Wednesday, September 4, 2013

Redemptive Memory

Many grieving parents tend to “live in the past.”  They hold on to everything about those moments, now gone, that they shared with their children. If there is nothing outside of our selves, then I suppose this is right—those fleeting moments are all we have with our children. Unfortunately, as we can attest, if we focus exclusively on those wonderful, sweet memories of times with our children, we are also likely to focus at times on the circumstances surrounding the death of our child, including the terror and great grief.

But God does not view history the way we do.  In his book, A Grace Revealed, theologian Jerry Sittser describes the importance of using “redemptive memory” so that we can try to understand, at least in part, how God is using our history to shape us more like him.  “Redemption is worked out within the framework of time, which is why it is important to examine how God functions both within and beyond it.”  Sittser, Grace Revealed, 153.   Sittser, who himself lost his wife, mother and daughter in a car accident about twenty years ago, was able to come to the point where, while certainly not glad that the accident occurred, could see the numerous blessings to him and his family, from an eternal perspective, that arose from the accident.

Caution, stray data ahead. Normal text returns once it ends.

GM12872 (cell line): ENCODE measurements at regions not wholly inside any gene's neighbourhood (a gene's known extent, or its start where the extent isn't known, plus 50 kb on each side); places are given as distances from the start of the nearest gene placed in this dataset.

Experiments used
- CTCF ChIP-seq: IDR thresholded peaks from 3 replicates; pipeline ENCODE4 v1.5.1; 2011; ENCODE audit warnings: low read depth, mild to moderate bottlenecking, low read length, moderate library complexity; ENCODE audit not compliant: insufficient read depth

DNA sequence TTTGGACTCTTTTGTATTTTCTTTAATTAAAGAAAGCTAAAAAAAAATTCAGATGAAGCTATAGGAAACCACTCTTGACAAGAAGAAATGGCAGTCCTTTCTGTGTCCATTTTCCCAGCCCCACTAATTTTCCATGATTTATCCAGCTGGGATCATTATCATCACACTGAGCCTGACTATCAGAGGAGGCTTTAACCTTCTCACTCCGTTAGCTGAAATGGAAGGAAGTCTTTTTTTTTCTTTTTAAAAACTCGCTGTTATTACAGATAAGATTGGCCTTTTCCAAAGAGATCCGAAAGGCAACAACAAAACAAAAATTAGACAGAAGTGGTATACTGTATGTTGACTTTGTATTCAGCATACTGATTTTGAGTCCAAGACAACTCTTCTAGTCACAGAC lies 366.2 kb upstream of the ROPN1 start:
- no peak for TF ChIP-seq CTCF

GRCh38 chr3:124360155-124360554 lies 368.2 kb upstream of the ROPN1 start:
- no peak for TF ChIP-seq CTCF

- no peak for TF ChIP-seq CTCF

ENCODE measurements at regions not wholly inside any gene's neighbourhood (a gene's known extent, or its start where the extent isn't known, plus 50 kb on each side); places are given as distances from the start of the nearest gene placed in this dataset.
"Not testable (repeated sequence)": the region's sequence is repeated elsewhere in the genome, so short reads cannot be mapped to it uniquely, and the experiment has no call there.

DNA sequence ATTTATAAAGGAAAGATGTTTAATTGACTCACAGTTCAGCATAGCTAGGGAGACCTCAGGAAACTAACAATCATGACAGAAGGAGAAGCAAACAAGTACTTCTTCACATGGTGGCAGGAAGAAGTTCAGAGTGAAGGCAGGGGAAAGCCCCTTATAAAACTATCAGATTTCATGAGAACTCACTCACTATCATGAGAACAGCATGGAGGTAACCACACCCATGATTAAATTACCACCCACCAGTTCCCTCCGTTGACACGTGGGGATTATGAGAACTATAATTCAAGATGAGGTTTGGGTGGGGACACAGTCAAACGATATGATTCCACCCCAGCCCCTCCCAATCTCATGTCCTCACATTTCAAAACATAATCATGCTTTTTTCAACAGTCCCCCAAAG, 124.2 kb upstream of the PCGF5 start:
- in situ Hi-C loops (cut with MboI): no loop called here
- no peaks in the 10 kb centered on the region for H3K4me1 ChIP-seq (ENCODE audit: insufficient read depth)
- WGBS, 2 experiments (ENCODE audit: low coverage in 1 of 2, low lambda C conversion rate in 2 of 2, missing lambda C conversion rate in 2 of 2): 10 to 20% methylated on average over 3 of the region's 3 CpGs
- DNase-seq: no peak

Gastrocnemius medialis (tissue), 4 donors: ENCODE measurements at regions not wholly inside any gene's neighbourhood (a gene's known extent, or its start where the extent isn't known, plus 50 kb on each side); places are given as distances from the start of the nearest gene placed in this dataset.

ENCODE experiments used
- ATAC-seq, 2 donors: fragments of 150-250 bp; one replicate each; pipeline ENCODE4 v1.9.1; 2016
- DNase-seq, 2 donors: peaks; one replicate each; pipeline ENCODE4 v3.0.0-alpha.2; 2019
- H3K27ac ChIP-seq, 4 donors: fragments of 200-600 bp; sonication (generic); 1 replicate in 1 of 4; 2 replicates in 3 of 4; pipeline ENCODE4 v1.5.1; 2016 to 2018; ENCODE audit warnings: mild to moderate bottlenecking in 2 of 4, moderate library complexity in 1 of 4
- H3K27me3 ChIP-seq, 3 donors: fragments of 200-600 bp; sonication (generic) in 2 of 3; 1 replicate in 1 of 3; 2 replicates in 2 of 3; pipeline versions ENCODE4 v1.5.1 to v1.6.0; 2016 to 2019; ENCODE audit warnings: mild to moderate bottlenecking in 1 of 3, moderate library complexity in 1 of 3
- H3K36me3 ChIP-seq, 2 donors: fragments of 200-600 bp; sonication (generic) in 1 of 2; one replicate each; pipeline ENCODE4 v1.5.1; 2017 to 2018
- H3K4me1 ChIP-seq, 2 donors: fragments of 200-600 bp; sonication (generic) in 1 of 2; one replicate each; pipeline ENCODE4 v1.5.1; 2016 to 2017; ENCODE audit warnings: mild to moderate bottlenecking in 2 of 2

While we are stuck “inside” time, God views time as occurring instantaneously.  If we view human tragedy the way that God does, we cannot define a particular event based upon its impact at any one particular time. God is working for our good through sequences of moments that are intended to make us more like him.   Consider how water drips on a rock.  At any one particular point in time, there will be no felt or seen impact of that water on the rock. But over many years, and certainly many hundreds of years, the water will change the shape of the rock.  Similarly, God is using our history, both the tragic events, as well as the mundane, day-to-day trials, to make us more like him. 
The great news of the gospel is, among many other things, that we are part of the larger redemptive story and that no one event, however, tragic, can and should define us.  The cross, in itself, is the most egregious event every perpetrated on another human.  But Easter Sunday morning, and then Pentacost, and then two thousand years of the working of the Holy Spirit, and then our testimonies, demonstrate that the legacy of the Cross is not just the unjust sentence, the inhumane torture, and death.  It is the redemption of those who are called by God.  

In our case, the idea of “redemptive memory” does not mean that we should forget the great grief of how Micah died—how if, in any one of a number of instances, things would have gone differently, he would still be with us today.  But at the same time, it is far too early for me to write a definitive account of Micah’s life and legacy.  The way in which Micah died cannot be viewed as a self-contained event having meaning within itself.  It must be viewed along with the various and numerous grace-filled blessings that have arisen in our lives by reason of it. Just as the Cross of Christ cannot be viewed outside of its redemptive impact on human history, so also we grieving parents must view our child’s death in light of what God has done, and continues to do, by reason of his or her death.